It is clear that the current situation is not one that the big record labels like. As in the past they will have to adapt with the times. In the 2010 Gallo report industry bosses seem to agree that online streaming is the way forward. It is realised that today’s music consumer is used to having music when and where they want it. With online streaming this is possible, sites like Spotify and Deezer having access to millions of songs online. These services can be paid for by subscription, or without payment, by adverts between tracks. Some of the biggest labels have already signed deals with streaming sites, and it seems as if this may be where the future of online music is heading. If this is the case then it signals a departure from music being seen as a product, to being packaged as a service. This involves a big shift in the way we think about music. It is a move that has been influenced by sites like you tube, that have given the consumer instant access to a large selection of media at no cost.

all rights reserved

Picture by no3rdw

Although a return to the free for all days before copyright doesn’t seem likely, it does seem as though we are entering an age where music will become a lot more accessible. Initiatives like Creative Commons enable artists to promote their music online in a less restrictive manner. Musicians can upload their music so it can be listened to for free, but still retain certain rights over their work. This type of initiative realizes that people are not willing to spend money on an artist just by looking at the CD cover. Consumers nowadays want to listen to a number of different songs before they decide to make a purchase. Creative Commons also allows artists to use the massive marketing potential of the internet in a more positive way. Something that is not possible under the traditional copyright label of ‘all rights reserved’.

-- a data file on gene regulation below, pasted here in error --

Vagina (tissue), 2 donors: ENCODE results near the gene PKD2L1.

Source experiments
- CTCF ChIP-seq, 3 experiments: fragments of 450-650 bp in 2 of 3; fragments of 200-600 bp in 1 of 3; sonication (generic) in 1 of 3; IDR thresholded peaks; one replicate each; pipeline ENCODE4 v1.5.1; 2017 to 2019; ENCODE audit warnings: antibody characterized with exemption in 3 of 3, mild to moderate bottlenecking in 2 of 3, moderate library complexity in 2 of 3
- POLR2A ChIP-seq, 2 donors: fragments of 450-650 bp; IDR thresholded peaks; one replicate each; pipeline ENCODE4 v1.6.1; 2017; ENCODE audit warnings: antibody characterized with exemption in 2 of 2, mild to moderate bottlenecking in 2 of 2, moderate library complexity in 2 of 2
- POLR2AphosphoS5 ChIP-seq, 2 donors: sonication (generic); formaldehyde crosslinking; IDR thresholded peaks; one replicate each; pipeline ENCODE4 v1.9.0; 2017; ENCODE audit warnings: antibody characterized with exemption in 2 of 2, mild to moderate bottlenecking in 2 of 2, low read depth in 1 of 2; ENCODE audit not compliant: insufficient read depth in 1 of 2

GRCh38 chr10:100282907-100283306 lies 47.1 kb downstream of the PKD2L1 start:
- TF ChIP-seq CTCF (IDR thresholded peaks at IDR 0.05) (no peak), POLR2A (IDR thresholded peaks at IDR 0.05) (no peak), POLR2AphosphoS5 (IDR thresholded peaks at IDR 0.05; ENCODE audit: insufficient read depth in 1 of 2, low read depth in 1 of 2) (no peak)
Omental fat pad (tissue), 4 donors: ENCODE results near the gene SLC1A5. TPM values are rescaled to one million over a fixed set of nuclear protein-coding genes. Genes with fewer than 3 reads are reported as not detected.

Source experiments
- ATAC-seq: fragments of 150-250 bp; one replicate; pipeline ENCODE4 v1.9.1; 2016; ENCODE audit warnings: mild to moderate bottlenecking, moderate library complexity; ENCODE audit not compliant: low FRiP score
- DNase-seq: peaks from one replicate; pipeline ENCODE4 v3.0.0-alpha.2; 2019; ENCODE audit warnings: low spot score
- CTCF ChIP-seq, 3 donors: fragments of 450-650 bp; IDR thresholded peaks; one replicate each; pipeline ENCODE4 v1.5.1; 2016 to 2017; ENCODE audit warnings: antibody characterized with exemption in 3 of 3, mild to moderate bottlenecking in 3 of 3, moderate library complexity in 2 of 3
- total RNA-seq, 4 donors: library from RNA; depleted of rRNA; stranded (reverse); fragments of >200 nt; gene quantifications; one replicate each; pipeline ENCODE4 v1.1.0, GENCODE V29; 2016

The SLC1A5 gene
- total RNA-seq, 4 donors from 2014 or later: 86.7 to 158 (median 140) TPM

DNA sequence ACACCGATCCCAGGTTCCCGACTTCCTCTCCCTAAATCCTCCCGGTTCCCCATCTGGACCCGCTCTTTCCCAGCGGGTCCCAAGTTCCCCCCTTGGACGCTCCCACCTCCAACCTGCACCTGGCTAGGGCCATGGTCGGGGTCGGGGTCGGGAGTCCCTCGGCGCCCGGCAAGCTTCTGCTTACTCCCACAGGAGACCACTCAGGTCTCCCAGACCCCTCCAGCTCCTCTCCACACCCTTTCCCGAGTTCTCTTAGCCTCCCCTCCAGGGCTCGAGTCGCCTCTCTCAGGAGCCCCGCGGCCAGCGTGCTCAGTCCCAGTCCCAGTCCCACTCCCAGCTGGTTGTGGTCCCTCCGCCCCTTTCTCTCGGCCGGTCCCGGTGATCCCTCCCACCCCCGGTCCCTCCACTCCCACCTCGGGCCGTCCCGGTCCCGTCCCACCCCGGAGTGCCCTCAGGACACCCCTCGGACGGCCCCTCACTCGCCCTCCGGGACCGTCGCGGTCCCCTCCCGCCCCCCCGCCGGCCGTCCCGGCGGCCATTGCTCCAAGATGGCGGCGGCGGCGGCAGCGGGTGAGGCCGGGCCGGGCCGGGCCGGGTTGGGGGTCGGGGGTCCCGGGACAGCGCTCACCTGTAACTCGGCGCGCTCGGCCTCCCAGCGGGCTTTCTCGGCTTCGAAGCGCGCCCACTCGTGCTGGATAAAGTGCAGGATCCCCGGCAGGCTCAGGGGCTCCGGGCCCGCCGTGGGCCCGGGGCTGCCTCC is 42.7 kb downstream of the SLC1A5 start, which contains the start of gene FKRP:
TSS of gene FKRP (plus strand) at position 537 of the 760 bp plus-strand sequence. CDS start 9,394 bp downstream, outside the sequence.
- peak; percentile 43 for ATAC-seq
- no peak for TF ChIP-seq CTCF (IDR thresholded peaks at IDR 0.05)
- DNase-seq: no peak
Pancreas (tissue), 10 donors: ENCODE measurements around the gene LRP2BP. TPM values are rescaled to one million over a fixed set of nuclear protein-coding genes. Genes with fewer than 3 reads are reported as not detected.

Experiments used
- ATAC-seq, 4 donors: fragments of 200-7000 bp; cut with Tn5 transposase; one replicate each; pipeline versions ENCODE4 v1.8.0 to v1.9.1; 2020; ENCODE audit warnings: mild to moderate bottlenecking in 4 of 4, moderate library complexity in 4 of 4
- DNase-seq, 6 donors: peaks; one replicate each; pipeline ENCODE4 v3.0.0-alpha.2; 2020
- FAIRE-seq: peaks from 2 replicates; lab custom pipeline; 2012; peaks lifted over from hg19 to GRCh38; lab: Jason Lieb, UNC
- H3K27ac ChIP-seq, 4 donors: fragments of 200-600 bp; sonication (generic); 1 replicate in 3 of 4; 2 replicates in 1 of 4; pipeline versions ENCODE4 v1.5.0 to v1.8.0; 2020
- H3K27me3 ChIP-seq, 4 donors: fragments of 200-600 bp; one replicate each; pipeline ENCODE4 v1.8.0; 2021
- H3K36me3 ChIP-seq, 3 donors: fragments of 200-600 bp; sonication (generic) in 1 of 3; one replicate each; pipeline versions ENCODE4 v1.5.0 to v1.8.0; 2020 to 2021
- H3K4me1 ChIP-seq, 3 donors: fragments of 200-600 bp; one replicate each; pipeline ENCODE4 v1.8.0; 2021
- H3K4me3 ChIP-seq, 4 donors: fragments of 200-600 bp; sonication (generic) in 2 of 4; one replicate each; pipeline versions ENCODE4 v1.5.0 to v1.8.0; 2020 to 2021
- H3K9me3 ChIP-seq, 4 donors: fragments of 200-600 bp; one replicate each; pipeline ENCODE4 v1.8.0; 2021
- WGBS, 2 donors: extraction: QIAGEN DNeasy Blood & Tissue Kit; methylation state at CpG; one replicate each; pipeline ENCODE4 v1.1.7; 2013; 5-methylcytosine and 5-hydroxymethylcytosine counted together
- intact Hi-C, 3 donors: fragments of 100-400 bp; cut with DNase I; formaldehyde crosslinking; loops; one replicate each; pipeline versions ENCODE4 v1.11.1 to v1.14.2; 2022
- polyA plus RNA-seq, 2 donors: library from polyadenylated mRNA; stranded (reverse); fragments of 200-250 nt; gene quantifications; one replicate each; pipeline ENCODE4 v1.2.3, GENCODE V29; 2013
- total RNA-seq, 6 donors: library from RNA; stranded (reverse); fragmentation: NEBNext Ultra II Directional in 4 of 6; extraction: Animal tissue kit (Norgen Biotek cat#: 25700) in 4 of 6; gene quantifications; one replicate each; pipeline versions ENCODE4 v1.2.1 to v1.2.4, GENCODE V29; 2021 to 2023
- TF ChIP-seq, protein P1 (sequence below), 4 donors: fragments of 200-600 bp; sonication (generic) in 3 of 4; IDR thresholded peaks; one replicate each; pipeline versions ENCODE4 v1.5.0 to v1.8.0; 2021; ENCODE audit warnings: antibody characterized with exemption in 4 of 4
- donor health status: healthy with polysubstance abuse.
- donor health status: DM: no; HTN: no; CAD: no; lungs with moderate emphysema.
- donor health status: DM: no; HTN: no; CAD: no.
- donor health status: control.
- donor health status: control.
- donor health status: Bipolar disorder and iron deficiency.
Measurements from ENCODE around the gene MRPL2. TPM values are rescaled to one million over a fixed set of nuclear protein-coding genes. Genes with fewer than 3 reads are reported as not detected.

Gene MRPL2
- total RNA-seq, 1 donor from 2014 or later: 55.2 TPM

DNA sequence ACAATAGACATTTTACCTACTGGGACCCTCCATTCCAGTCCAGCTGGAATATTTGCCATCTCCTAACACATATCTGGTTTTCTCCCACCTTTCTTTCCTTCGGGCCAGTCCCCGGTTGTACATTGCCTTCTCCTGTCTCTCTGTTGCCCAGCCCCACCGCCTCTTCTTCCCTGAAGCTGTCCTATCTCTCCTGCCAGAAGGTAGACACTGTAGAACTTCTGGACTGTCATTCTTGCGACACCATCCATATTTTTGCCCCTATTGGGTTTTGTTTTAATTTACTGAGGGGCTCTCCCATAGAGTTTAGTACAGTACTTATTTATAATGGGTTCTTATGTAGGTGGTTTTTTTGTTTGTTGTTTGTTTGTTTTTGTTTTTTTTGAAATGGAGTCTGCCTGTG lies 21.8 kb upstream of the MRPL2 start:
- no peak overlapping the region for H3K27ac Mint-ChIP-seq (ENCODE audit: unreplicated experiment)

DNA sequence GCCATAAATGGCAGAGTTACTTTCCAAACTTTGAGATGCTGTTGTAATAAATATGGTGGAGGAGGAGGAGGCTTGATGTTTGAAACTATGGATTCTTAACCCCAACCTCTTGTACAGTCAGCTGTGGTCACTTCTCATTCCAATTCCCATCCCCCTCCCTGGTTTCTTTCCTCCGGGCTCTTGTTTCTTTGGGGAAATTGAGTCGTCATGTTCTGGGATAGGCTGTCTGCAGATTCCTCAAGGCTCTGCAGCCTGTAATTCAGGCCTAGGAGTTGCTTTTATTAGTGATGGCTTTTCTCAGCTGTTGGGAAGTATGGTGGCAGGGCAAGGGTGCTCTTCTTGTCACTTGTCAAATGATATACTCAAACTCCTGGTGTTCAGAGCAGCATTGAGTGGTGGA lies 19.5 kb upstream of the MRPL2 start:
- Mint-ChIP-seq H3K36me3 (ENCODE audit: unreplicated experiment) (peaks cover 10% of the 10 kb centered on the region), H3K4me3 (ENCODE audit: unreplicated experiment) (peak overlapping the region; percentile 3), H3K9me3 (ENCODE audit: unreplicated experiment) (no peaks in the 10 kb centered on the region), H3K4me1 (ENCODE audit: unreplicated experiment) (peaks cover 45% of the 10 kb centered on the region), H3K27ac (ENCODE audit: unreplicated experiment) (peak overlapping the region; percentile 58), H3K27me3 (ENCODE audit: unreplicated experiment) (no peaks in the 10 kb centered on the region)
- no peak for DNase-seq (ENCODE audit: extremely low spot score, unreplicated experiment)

Returning now to the question posed in this blog’s title, should you download music for free? Well, no you shouldn’t because its illegal, but hopefully the above discussion should make the whole issue a little clearer. It is interesting to note that both Radiohead and Nine Inch Nails have made massive profits on material they have first released on a free download. The fact that these artists are already very well known obviously makes there job a little easier, but it does show that the general public are willing to pay for something if they value it enough. The fact that the music industry is having to adapt to fit the consumer’s needs is a good thing, and hopefull this will lead to better value for everybody involved.

For more information on Creative Commons follow this Link,

For Robert van Ooijen’s complete blog article/thesis ‘Home Streaming Is Killing Piracy’ Look Here,

And for quotes from artists and bands on how they view this debate go Here


About Gary Skinner

Second year music student interested in composition
This entry was posted in Music Copyright and tagged , , , , , , . Bookmark the permalink.

3 Responses to Should You Download Music For Free?

  1. 2ButtonSwag says:

    Great article! I do have to say that some of the biggest bands have actually supported and encouraged piracy to a point. Artists hardly make any money off of a CD. I recall a particular platinum selling artist saying that he makes about $0.13 per CD sold. It is $130,000.00 if they sell a million, but think about the average concert ticket, then add merch onto that. Where the money comes from is concerts. I think it is in an artists best interest to create an audience by allowing free online downloads. I can not count the number of artists who’s music I fell in love with because it was free. I can think of one artist in particular who I downloaded via pirate bay, and now I have purchased every single vinyl he has. He may have lost a little money with me not buying the album, but because it was free, he’s made 10x as much off of me. I also can’t count the number of artists I passed on getting to know because it was $9.99 and I could not find it on pirate bay.

  2. Hana Alireza says:

    Interesting topic. I haven’t downloaded any free music for years, but had a voracious appetite for new (free) music during the early days of Napster, and I too made all kinds of great discoveries along the way that I subsequently bought proper, official versions of. It will be interesting to see how the music industry evolves – good post!